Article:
Updated: Mar 21
My journey into Spirituality began when I was very young. Perhaps, before my teenages began, I remember having this urge to go to the Himalayas to meditate. However, prior to that, I also remember having gone through a phase of understanding my relation with the Divine. It was almost a common ritual to go to the temple, near our school, prior to the exams and pray for a good result. After a couple of years of doing so, I started believing that it was not right on my part to think of god only prior to the exams, and thus, decided not to be transactional anymore. Ever since, I realized that I needed to feel connected to the divine with my heart, to be able to sit down for Pujas or pray in temples. Often a serene temple was attractive, allowing me to naturally go within and feel connected with the divine.
Till I grew into my adulthood, perhaps till my mid-twenties (which was when I started working), I had to deal with several insecurities regarding myself and my relation with society. There were several occasions when I felt I was much too righteous for the liking of the others, or drawn towards classical art forms, unlike others. There were, however, other times when I committed mistake,s having felt unsure and vulnerable. It was around this time that my insecurity and uncertainty had a significant role to play in my decision to move to the UK for furthering my career, although my heart still belonged to India.
I have learnt a lot during my years of living in the UK. The most important learning I had was to believe in myself, that I was actually 'wired right' and should be proud of it. I realized that I should follow my core beliefs and not doing so would be cheating my inner self. Thus started my journey of prioritizing what was important in life with re-prioritizing at different stages of life, keeping the ultimate goals of spiritual growth within and cultural enrichment. After I settled down in my professional career, I quickly moved to learning Sanskrit and then contributed to teaching it. When I moved to Singapore, I had the opportunity to start the Sanskrit movement in its own small way and we saw a significant growth over the next several years. During my stay in Singapore, I taught Telugu for kids in manabadi for 2 years and presented a much appreciated poetic drama in an ancient style in World Telugu Meet. Following on with my idea of setting up a rural health centre, along with my wife, I started 'Arogyarakasha Health Centre' in the rural town of Yelamanchili. In a nutshell, unknowingly, I was leading life on the path of set principles, which, importantly, are centered around the concept of following your heart ,or in other words listening to the Divine within. The effect of it was that I was able to live with little or no regret of not trying ,and could confidently say to myself that it doesn’t matter if I drop dead the next day. I have made good use of my existence in human form.
I was not good at reading books, apart from studying my professional books. While I have been unknowingly practicing principles of spirituality throughput my life, I only later realized that a lot of it was through my experiences of listening to my inner self. Nevertheless, I didn’t realize the impact of these powerful learnings until much later. After several years of my practice in psychiatry, one fine day I came across a patient admitted under my care who had Schizophrenia. While speaking with him, I realised that along with his various psychotic symptoms, he was also describing his own powerful spiritual knowledge. It threw me off balance as I was perhaps trying to tease them apart and not mix them up. In a way, I was seeing two layers of him. One, of depth in spiritual understanding and the other of psychosis. I felt incomplete as a psychiatrist that I didn’t have required awareness of the spiritual side of mind to understand what he was referring to and to ensure his wisdom didn't get entangled and lost amidst the process of psychosis. I decided to present this case before my colleagues and following the presentation, I realized that none of us had the necessary understanding of what we were seeing here. On the contrary, it made me feel that we were missing an opportunity to help those in need of spiritual guidance. Thus began my journey of looking for other patients who discussed spiritual concepts. It wasn’t too infrequent to see such patients, though I had to keep my views to myself for two reasons. Firstly, I wasn’t still equipped with my own knowledge of how I could help them and secondly, the taboo of mixing anything remotely related to religion with science, though we are talking about spirituality and not religion!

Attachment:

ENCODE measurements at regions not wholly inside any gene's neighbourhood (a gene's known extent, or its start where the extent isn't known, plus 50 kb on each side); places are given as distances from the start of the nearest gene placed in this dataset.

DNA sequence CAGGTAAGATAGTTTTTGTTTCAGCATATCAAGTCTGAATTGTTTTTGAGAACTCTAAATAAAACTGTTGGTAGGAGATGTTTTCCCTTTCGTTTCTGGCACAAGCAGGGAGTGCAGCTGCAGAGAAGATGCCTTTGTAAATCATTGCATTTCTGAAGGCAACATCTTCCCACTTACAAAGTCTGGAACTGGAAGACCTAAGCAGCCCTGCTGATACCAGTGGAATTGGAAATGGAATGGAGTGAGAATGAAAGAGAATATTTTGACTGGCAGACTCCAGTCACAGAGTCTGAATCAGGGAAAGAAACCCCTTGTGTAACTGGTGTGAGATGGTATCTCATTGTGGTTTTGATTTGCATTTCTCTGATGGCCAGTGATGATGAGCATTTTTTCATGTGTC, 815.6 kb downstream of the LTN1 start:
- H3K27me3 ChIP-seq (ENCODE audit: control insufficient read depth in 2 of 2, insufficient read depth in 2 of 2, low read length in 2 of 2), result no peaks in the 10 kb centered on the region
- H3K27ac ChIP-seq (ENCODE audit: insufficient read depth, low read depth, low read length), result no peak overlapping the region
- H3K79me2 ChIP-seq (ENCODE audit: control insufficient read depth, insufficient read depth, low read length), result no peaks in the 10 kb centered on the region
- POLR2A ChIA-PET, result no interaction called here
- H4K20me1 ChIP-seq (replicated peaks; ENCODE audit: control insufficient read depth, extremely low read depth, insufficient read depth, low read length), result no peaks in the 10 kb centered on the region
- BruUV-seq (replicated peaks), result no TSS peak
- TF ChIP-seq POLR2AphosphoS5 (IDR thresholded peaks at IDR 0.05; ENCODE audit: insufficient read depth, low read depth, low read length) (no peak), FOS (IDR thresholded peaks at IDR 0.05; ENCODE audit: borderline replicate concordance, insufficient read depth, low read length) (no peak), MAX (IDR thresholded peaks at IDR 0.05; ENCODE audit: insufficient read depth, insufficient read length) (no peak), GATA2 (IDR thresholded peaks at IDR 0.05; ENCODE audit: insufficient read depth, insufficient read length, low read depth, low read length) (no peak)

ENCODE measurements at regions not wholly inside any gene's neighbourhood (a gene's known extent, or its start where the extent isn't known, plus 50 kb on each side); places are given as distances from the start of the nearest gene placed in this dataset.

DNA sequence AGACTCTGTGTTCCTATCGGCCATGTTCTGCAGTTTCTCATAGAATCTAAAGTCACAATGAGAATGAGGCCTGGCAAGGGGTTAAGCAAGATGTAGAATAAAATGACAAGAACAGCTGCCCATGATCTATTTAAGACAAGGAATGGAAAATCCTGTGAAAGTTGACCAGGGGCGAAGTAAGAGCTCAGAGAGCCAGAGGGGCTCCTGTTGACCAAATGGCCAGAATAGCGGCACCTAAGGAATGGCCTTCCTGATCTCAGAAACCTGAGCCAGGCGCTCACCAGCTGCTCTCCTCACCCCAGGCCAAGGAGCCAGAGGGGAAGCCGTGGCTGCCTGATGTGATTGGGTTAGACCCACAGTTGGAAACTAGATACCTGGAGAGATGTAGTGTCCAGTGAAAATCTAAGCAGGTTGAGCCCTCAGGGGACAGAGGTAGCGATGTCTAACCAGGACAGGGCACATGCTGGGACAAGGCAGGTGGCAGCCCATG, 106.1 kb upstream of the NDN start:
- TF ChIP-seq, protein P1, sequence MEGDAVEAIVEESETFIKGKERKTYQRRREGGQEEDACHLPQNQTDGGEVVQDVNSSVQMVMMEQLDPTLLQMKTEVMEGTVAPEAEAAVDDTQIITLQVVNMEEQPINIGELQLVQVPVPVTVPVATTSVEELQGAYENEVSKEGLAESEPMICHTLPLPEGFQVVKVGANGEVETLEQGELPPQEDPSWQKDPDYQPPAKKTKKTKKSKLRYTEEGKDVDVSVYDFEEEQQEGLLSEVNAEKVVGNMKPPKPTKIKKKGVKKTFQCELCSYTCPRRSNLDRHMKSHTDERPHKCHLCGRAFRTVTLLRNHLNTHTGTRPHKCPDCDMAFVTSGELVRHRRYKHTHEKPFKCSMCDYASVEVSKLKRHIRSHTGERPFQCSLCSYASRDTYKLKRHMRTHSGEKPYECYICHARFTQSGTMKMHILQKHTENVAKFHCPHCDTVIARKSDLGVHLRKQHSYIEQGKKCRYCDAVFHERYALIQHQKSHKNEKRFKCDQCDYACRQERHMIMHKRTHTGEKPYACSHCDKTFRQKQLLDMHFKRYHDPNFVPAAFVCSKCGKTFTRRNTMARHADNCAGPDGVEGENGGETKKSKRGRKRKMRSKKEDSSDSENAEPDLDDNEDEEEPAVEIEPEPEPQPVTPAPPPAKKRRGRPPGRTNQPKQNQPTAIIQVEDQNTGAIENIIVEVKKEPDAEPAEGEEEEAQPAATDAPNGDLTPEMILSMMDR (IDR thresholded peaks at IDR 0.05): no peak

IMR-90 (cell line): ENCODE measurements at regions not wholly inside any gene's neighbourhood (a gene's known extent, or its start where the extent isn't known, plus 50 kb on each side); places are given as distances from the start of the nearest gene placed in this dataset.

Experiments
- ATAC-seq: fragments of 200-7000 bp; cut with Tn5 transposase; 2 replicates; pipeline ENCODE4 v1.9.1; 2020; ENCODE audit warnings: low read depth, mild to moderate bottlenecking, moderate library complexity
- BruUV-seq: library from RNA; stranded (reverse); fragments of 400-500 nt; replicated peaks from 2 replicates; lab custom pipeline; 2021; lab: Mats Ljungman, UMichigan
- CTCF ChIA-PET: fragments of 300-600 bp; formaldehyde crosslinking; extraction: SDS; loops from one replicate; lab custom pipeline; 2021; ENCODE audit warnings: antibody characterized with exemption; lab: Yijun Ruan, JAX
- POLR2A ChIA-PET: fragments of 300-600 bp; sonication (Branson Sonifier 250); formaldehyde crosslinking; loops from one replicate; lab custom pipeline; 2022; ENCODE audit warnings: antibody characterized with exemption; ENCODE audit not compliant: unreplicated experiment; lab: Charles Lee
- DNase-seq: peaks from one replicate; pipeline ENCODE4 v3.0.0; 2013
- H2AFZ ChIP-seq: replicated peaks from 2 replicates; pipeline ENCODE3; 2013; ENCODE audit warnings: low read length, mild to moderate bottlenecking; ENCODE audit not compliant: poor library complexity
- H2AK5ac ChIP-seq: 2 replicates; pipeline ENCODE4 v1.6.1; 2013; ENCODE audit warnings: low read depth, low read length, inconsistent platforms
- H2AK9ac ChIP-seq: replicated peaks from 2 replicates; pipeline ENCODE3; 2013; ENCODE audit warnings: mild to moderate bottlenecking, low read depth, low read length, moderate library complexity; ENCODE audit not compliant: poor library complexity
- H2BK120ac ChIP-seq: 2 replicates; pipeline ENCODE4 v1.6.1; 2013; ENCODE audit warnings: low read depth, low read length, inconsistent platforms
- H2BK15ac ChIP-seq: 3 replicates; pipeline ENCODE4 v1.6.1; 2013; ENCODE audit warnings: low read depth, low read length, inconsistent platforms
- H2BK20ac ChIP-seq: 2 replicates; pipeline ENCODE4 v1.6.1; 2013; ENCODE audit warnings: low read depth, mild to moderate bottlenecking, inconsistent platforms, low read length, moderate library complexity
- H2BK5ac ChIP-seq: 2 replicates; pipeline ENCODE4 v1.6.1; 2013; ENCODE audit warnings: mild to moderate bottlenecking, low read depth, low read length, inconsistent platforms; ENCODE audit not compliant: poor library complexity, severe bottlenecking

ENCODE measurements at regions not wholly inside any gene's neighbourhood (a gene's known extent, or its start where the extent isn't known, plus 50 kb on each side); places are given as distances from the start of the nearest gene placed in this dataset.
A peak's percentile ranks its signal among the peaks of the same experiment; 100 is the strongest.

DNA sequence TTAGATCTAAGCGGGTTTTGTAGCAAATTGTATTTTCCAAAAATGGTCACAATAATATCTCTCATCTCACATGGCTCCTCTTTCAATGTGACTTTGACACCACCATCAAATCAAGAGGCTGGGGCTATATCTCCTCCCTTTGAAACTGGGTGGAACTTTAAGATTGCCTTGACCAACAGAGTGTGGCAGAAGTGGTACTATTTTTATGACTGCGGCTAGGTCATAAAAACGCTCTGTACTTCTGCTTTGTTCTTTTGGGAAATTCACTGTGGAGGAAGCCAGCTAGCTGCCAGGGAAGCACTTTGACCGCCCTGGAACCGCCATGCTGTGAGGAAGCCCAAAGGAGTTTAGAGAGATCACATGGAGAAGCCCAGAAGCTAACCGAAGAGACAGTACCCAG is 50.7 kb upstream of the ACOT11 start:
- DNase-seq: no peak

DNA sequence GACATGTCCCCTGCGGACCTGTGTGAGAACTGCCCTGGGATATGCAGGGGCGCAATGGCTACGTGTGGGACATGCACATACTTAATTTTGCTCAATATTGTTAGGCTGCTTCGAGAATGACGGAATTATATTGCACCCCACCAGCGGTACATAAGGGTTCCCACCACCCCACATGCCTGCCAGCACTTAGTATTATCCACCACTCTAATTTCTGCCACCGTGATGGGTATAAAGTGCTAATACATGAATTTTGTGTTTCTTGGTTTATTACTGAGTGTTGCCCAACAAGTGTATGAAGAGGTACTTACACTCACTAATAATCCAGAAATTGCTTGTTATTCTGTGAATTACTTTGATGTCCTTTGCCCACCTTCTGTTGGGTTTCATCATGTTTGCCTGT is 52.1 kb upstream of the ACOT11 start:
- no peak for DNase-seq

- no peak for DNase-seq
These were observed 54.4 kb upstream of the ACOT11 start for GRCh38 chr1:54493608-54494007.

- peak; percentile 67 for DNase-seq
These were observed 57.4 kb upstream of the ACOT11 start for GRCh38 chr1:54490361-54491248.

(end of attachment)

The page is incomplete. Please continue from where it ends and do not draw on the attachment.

My life-long journey continues in understanding and applying principles of spirituality in psychiatry. Since I quit my job as a senior consultant psychiatrist and moved to private practice in Visakhapatnam, I have been able to spare lot more time to explore spirituality. I also have the necessary freedom to bring in truly holistic care whereby spirituality, along with biological, psychological and social aspects, plays an important role in assessment and management of my clients. Regarding the self-welfare aspect, I have begun conducting personal development workshops based on spiritual principles called "Soham Inner Development". I have also put together a therapy useful in clinical practice called "Soham Therapy". The eternal spiritual journey continues...
Dr. Malladi Srinivasa Sastry